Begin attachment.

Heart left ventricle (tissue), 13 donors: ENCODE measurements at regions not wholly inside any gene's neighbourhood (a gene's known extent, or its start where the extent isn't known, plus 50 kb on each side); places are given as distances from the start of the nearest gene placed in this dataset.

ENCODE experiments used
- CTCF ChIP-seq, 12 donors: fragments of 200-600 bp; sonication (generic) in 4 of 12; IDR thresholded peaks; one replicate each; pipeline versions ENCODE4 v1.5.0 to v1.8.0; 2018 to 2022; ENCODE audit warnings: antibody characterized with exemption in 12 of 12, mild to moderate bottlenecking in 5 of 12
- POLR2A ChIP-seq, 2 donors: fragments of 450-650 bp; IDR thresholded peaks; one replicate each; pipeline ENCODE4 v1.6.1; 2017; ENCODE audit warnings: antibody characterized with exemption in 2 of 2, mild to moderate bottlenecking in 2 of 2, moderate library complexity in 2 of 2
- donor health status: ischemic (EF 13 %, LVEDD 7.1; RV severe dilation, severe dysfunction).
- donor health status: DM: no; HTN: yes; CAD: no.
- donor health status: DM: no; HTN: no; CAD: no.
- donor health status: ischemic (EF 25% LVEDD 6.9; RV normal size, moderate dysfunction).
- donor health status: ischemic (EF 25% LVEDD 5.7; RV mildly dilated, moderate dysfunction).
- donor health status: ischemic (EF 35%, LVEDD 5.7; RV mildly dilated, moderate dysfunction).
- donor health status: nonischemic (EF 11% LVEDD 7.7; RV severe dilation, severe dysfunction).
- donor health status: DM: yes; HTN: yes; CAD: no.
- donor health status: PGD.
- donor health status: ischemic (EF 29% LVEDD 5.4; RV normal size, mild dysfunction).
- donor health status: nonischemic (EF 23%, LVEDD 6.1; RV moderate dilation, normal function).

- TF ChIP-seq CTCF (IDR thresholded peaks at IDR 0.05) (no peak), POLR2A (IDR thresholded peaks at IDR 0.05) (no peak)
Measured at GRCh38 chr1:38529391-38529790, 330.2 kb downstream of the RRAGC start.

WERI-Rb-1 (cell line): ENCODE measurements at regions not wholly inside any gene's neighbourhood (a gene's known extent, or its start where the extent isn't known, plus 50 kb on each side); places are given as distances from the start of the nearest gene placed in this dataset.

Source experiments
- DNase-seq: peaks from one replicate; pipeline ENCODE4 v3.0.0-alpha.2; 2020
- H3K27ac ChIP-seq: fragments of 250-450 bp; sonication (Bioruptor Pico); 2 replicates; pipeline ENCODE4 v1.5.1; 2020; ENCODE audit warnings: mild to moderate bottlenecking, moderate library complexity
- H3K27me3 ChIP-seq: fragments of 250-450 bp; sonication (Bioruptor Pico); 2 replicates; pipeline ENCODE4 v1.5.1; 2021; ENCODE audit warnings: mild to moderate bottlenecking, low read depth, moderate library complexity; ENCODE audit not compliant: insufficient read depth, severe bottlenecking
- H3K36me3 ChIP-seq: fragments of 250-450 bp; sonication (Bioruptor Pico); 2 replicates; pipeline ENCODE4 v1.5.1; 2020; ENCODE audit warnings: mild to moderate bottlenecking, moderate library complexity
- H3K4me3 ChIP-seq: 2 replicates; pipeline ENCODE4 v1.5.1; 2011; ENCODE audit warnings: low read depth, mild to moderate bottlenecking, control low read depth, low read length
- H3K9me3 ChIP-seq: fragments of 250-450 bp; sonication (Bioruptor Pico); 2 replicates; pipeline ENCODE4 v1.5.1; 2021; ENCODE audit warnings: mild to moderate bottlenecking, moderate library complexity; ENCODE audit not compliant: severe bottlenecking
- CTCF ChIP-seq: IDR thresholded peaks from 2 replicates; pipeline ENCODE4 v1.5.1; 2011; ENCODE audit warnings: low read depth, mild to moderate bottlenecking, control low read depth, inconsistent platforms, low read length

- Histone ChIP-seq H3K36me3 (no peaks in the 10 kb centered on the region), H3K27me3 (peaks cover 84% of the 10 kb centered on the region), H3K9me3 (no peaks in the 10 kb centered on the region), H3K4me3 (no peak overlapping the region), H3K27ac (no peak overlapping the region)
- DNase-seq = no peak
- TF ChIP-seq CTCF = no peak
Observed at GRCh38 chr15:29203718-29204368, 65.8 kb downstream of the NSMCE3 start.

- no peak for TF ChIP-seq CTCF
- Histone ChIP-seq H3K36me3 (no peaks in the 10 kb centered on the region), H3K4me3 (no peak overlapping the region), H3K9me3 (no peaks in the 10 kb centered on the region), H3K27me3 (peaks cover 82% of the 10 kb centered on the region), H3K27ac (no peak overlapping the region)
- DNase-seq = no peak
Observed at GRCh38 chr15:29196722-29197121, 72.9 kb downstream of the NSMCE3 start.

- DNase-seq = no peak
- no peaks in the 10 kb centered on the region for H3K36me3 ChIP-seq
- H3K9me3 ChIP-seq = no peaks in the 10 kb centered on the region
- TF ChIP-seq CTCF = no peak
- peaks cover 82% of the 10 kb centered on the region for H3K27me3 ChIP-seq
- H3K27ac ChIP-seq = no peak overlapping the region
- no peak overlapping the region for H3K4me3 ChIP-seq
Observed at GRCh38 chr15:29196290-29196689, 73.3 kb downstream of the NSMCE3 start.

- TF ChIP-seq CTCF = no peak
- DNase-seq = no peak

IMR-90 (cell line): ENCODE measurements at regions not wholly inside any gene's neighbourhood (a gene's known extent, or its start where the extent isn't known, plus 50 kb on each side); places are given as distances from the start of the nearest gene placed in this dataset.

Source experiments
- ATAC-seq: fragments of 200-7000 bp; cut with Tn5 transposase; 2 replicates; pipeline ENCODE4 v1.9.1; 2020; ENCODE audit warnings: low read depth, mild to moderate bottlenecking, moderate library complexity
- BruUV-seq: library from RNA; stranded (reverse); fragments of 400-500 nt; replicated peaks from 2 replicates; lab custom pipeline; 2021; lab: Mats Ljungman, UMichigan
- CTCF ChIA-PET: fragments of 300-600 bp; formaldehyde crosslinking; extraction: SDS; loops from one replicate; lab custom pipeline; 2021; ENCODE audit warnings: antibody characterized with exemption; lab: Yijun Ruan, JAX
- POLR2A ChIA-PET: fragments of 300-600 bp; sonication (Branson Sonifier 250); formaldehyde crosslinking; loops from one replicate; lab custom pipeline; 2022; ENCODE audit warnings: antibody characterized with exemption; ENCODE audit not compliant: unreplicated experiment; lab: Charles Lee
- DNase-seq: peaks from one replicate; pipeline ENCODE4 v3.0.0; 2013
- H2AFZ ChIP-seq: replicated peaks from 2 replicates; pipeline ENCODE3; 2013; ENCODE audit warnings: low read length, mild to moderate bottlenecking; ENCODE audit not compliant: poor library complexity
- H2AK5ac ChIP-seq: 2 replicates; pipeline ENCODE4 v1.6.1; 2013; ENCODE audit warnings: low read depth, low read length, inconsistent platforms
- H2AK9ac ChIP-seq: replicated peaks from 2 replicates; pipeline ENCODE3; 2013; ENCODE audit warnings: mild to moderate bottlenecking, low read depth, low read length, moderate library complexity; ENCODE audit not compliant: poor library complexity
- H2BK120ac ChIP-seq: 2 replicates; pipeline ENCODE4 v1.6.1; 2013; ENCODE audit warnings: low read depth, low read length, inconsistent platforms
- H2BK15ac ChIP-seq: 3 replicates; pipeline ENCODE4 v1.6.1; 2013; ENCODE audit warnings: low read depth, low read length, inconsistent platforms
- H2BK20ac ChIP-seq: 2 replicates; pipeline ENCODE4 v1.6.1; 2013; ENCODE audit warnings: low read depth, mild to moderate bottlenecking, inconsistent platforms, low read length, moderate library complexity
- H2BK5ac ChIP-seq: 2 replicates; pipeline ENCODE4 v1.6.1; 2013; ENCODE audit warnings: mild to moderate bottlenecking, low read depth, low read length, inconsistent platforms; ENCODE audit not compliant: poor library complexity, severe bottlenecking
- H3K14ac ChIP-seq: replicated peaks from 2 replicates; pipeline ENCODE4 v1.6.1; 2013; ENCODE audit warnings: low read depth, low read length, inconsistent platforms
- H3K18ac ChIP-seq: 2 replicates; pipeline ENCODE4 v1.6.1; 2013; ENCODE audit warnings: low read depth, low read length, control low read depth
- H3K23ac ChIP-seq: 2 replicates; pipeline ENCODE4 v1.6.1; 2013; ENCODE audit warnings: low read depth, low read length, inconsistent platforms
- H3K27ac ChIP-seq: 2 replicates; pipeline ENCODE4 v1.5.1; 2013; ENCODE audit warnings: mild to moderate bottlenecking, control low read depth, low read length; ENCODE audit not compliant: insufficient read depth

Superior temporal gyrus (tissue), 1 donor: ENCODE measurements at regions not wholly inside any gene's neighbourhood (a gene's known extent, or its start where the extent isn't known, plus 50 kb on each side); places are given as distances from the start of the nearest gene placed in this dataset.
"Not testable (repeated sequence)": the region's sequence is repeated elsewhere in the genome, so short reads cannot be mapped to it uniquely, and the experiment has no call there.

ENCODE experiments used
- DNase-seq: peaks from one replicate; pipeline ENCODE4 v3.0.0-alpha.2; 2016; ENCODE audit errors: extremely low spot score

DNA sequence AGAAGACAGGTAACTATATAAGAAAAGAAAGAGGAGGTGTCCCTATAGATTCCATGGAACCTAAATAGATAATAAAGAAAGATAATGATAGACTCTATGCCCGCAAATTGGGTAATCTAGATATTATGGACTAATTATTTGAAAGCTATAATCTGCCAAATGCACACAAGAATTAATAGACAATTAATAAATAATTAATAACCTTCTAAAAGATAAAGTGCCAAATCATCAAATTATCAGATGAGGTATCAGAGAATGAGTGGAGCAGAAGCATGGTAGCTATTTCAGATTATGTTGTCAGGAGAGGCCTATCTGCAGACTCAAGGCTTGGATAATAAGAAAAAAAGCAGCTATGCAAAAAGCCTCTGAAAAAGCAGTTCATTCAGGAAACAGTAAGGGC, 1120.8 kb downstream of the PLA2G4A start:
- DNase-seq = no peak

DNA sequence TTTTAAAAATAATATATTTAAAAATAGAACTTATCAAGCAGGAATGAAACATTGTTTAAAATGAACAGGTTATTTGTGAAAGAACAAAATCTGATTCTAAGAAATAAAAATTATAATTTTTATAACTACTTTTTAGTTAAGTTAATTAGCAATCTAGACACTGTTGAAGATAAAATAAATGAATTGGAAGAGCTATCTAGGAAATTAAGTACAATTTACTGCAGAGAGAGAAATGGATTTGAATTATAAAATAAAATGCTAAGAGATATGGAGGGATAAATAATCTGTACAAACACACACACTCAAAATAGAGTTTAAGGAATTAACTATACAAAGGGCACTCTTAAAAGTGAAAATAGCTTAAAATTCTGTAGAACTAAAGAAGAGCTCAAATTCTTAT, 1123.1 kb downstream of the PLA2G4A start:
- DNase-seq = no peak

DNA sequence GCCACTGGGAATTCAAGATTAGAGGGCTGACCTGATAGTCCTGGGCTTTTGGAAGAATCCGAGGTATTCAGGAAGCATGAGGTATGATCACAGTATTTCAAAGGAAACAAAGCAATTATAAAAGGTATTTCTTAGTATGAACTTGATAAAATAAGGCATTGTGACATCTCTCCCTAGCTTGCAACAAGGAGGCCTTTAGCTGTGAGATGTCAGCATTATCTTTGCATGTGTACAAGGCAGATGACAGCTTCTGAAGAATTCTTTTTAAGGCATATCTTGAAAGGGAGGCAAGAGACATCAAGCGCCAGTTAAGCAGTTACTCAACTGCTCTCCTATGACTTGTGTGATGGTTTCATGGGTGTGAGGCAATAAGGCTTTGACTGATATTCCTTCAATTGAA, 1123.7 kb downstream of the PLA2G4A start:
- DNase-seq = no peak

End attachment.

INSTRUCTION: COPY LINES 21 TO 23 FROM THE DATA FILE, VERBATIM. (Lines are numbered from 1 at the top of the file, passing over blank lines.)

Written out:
- H3K27ac ChIP-seq: fragments of 250-450 bp; sonication (Bioruptor Pico); 2 replicates; pipeline ENCODE4 v1.5.1; 2020; ENCODE audit warnings: mild to moderate bottlenecking, moderate library complexity
- H3K27me3 ChIP-seq: fragments of 250-450 bp; sonication (Bioruptor Pico); 2 replicates; pipeline ENCODE4 v1.5.1; 2021; ENCODE audit warnings: mild to moderate bottlenecking, low read depth, moderate library complexity; ENCODE audit not compliant: insufficient read depth, severe bottlenecking
- H3K36me3 ChIP-seq: fragments of 250-450 bp; sonication (Bioruptor Pico); 2 replicates; pipeline ENCODE4 v1.5.1; 2020; ENCODE audit warnings: mild to moderate bottlenecking, moderate library complexity